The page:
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Tailored trainings on Pricing in West Africa: Improving Pricing Practices at Institutional Level

Published on December 27, 2011

Participants during training held in BeninDuring the past few months MFTransparency, has been offering direct trainings and technical assistance to MFIs participating in The Transparent Pricing Initiative in West Africa. Following the data collection and analysis phase, all institutions that completed the data submission process were contacted one by one in order to preview their Taux Effectif Global [1] (TEG), the formula used by BCEAO to calculate effective interest rates in the WAEMU region. This process sparked many questions from institutions and generated interest in better understanding the calculation method we used. To best address these questions, we offered the possibility for MFI staff (management, field and branch level) to be trained on the following topics:

  • Transparent pricing calculation: throughout the project in West Africa, we noticed that the TEG calculation was a challenge for many institutions. For some, the difference between their nominal rate and the TEG was also not clear.
  • Pricing strategies: this session highlighted the importance of a product’s cost structure in price setting.
  • Transparency in loan documentation aimed at enhancing communication of prices to borrowers.

Trainings were tailored according to each institution’s context and needs. A total of 35 institutions of Benin, Burkina Faso, Mali, Senegal and Togo benefited from these trainings and technical assistance sessions at no financial cost.

One common concern of most institutions was the fear of appearing more expensive if they disclose their TEG to their clients. Not everyone was aware that it is already required by the regulation [2] in the West African Economic and Monetary Union. Overall, these training sessions generated interesting debates and discussions among the participants and at the same time, allowed a better understanding of pricing from the borrower’s perspective. For most of the attendees, it was the first time for them to discuss the topic of pricing transparency in relation to their institution’s practices.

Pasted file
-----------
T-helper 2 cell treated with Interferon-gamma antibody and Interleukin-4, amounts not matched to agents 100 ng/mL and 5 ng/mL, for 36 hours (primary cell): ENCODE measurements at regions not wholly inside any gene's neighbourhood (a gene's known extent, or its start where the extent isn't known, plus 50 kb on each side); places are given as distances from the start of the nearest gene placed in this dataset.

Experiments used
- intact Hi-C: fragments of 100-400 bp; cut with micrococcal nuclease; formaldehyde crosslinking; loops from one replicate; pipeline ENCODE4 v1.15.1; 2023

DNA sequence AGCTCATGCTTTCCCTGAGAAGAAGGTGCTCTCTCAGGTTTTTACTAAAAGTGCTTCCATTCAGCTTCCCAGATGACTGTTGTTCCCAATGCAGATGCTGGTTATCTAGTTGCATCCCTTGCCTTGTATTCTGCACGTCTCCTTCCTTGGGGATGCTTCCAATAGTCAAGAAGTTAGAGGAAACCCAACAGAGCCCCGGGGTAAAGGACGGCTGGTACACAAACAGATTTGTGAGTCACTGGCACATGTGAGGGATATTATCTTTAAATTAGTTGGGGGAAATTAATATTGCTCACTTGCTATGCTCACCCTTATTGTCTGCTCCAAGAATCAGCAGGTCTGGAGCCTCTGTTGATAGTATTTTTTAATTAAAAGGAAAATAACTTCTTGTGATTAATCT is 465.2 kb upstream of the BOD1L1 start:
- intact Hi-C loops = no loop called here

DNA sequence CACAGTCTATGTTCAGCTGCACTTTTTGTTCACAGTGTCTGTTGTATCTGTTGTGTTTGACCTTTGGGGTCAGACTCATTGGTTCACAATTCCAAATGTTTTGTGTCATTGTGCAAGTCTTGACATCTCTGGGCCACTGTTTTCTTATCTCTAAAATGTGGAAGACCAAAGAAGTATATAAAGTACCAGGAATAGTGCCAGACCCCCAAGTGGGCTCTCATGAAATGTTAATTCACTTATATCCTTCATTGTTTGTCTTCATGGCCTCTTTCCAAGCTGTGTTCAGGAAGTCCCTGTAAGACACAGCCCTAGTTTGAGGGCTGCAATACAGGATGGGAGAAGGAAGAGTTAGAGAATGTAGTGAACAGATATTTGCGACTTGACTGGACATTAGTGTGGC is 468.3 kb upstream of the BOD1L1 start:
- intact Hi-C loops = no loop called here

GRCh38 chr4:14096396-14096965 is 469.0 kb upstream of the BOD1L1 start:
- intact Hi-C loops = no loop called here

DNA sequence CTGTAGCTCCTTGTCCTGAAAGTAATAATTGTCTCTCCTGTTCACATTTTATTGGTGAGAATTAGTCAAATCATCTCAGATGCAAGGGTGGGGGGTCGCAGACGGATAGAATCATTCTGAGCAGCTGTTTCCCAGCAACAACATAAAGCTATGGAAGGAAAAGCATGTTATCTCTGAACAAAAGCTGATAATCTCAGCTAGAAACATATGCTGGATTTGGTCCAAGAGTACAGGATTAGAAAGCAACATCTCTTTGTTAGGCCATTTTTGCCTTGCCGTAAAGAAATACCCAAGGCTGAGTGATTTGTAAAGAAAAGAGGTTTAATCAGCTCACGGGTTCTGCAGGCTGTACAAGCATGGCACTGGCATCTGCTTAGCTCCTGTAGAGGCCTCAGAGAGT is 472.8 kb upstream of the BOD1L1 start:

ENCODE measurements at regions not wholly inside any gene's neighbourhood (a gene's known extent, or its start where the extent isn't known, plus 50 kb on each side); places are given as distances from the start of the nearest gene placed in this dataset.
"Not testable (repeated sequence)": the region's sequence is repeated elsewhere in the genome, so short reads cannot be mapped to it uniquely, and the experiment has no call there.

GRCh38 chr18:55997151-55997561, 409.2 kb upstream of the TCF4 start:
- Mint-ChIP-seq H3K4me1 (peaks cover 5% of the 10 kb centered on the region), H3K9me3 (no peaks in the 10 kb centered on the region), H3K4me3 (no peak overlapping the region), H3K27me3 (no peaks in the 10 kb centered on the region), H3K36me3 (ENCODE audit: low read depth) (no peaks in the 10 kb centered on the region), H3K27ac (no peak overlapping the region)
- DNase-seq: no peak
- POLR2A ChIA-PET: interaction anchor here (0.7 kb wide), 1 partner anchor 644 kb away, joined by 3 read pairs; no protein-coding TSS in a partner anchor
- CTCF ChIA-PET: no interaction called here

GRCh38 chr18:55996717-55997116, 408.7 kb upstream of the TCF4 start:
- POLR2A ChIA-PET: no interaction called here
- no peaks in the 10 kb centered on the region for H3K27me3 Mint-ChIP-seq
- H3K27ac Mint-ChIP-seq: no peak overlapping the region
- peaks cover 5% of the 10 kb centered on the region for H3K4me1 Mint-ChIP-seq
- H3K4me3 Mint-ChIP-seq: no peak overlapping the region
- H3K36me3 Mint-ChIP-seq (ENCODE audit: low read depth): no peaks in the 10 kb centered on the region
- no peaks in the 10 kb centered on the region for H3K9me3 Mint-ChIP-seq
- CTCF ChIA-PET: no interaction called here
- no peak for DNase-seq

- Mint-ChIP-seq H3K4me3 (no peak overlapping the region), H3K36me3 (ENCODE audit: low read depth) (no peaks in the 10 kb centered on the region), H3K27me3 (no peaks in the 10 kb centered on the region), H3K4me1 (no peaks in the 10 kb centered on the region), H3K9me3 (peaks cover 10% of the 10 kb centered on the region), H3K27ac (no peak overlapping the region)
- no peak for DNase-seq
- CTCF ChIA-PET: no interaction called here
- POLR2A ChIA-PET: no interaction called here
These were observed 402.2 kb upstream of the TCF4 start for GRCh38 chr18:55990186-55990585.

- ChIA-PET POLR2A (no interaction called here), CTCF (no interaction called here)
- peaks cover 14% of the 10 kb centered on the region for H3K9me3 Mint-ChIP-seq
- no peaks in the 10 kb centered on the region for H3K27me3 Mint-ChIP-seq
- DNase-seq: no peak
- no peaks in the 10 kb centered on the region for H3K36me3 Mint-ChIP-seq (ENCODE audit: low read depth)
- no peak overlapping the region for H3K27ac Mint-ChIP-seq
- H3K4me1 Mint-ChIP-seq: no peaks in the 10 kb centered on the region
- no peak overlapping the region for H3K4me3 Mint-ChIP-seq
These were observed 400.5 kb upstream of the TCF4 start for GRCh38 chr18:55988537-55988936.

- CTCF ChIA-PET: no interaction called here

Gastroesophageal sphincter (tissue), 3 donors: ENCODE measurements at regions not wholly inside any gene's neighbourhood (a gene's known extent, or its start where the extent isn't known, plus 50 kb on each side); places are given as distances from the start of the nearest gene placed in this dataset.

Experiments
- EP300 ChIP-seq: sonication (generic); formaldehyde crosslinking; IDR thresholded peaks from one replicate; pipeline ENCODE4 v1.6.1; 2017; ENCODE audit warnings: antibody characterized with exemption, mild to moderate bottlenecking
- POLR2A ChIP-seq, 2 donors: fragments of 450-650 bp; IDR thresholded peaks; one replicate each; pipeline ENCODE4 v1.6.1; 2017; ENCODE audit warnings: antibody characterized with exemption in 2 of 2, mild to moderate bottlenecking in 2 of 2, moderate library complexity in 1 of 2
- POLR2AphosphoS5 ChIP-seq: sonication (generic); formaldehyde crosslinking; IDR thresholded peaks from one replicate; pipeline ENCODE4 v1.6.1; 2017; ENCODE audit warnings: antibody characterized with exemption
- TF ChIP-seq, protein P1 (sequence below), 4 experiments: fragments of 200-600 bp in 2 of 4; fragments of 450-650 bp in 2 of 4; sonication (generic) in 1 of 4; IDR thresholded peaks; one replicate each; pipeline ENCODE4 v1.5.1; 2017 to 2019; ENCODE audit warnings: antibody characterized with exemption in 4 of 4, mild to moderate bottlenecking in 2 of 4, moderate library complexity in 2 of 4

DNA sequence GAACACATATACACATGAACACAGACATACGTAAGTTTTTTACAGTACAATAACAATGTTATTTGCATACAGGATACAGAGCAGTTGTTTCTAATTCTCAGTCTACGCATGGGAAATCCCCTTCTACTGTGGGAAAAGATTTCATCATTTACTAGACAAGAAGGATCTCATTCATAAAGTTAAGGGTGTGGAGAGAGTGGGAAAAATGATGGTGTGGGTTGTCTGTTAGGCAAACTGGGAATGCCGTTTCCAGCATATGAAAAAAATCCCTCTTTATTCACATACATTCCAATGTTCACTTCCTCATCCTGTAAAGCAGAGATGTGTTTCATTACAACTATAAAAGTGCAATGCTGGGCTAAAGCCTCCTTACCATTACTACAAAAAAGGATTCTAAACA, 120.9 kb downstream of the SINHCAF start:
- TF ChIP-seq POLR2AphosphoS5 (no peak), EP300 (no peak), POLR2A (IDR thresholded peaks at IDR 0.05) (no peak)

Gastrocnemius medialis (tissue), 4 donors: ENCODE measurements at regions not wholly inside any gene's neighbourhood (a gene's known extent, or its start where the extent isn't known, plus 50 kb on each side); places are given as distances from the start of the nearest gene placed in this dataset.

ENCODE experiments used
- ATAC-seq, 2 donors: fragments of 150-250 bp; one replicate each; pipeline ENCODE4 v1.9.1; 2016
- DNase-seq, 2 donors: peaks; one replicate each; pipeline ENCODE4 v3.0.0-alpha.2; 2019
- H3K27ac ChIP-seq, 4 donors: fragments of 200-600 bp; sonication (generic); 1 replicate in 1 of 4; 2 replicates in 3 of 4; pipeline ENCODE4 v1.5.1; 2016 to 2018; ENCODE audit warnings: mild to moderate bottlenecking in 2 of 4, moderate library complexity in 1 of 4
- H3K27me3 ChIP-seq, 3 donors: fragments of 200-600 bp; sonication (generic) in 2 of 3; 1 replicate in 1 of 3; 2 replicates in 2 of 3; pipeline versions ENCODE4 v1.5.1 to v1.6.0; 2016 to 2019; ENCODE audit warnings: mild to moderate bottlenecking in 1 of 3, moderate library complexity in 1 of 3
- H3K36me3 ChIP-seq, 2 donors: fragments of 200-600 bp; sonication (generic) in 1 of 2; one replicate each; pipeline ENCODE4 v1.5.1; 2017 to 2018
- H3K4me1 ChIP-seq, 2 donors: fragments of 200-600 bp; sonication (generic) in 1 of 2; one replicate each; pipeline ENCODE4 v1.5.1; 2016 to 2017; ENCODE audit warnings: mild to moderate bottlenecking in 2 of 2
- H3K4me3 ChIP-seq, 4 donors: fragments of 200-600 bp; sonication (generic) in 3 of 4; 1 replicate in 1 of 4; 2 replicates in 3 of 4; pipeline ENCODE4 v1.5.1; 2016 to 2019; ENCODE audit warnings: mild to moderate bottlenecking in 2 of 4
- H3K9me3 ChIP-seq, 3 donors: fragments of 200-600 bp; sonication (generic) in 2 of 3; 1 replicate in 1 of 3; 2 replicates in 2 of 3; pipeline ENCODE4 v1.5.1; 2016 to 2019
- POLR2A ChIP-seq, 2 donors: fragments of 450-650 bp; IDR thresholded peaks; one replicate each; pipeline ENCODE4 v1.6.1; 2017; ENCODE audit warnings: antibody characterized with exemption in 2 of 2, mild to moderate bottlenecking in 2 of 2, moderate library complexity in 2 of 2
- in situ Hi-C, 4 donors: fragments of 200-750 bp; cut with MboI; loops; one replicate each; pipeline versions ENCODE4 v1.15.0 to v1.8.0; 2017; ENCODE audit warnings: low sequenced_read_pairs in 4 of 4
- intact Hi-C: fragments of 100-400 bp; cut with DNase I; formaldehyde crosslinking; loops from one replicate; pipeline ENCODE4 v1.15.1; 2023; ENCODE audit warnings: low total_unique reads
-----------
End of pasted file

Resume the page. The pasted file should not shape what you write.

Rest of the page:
Some significant changes have been reported by MFIs as a result of these training activities. To name a few, one Senegalese institution, Mutuelle d’Epargne et de Crédit de la Zone de Yoff (MECZY), reported to have made the decision to switch from the flat to the declining balance method for calculating the interest rate of its loan products. Other institutions in the process of adopting a new management information system (MIS) requested MFTransparency’s input to improve the template of the repayment schedules they provide to borrowers. Such concrete improvements in transparent pricing practices at the institutional level, both in terms of pricing setting and disclosure, are welcome and encouraged.

by Melina Djre

[1] The TEG mirrors the Annual Percentage Rate formula including interest payments and fees used by MFTransparency. It does not consider the effect of compounding interest.

[2] Article 60 of the Microfinance law states the obligation of transparency in financial services pricing. In addition, Articles 23, 31 and 33 of BCEAO Decision 397/12/2010 respectively restate the obligation of pricing transparency and pricing disclosure toward clients.

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